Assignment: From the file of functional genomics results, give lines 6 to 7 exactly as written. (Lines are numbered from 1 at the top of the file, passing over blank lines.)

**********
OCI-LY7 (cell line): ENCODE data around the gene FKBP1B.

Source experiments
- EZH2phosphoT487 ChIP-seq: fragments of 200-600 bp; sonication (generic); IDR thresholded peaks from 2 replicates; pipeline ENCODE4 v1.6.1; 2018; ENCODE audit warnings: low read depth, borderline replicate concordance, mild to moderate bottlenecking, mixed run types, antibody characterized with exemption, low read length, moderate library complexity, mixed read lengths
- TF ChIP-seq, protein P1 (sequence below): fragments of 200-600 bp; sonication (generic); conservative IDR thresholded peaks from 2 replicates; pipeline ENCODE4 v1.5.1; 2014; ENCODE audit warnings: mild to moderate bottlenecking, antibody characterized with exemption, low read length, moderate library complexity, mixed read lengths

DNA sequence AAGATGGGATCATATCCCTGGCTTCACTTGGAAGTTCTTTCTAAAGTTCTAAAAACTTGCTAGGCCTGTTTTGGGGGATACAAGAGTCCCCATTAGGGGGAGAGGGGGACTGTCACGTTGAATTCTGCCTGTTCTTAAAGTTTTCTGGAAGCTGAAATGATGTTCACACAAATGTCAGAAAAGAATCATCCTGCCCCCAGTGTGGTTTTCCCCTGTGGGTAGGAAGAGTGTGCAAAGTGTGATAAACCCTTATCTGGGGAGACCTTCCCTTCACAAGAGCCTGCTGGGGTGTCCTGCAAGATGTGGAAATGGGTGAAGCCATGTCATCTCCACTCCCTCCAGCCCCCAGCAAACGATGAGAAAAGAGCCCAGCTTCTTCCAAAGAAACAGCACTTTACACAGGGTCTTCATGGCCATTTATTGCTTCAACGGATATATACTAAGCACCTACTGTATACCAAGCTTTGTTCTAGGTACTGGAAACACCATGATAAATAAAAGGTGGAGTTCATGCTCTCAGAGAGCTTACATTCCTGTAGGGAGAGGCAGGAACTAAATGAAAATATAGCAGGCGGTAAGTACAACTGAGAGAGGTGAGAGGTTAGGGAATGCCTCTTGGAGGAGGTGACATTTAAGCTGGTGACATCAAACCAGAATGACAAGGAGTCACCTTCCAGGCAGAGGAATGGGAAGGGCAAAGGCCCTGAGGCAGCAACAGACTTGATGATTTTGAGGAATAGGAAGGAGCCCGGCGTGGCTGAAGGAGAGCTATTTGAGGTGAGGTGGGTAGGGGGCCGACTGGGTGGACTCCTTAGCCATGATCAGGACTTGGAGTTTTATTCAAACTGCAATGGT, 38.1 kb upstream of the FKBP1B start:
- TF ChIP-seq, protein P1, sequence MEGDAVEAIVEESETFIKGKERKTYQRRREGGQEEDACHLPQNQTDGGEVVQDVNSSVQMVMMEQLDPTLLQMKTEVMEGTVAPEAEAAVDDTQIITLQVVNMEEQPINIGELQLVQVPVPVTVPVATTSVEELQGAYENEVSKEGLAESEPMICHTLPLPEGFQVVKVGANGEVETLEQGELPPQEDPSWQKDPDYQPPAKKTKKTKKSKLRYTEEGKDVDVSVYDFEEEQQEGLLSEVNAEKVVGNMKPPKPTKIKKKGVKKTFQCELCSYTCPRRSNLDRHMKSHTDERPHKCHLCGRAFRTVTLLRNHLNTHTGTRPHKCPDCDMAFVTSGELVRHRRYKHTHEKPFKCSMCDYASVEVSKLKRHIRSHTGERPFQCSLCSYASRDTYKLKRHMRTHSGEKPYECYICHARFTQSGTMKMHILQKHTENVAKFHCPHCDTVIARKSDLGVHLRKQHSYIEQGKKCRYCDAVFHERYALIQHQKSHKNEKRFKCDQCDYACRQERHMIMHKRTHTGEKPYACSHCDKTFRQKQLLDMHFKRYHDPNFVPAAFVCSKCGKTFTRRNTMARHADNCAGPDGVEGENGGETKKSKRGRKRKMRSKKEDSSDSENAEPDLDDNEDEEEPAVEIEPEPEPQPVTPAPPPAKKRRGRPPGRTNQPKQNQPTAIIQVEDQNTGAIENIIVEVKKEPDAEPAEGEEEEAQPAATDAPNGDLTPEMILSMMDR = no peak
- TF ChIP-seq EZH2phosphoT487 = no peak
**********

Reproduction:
- TF ChIP-seq, protein P1, sequence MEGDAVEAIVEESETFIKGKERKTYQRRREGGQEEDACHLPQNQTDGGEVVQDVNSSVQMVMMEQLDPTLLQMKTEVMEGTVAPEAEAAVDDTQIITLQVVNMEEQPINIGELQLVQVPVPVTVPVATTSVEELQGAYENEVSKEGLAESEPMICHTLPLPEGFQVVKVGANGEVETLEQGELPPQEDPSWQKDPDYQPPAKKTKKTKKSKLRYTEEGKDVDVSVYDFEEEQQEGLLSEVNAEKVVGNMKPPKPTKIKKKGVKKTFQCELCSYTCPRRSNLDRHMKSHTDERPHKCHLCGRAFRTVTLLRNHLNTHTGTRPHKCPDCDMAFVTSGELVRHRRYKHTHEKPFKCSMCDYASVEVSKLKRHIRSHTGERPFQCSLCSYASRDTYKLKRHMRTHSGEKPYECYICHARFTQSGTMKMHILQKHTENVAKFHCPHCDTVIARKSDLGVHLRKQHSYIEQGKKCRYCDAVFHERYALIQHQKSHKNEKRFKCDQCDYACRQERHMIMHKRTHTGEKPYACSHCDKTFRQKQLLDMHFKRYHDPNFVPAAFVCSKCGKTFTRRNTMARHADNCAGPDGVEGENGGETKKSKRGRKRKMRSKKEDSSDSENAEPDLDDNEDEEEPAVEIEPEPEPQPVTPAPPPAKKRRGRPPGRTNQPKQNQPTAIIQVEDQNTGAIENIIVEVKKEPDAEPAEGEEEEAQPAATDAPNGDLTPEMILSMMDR = no peak
- TF ChIP-seq EZH2phosphoT487 = no peak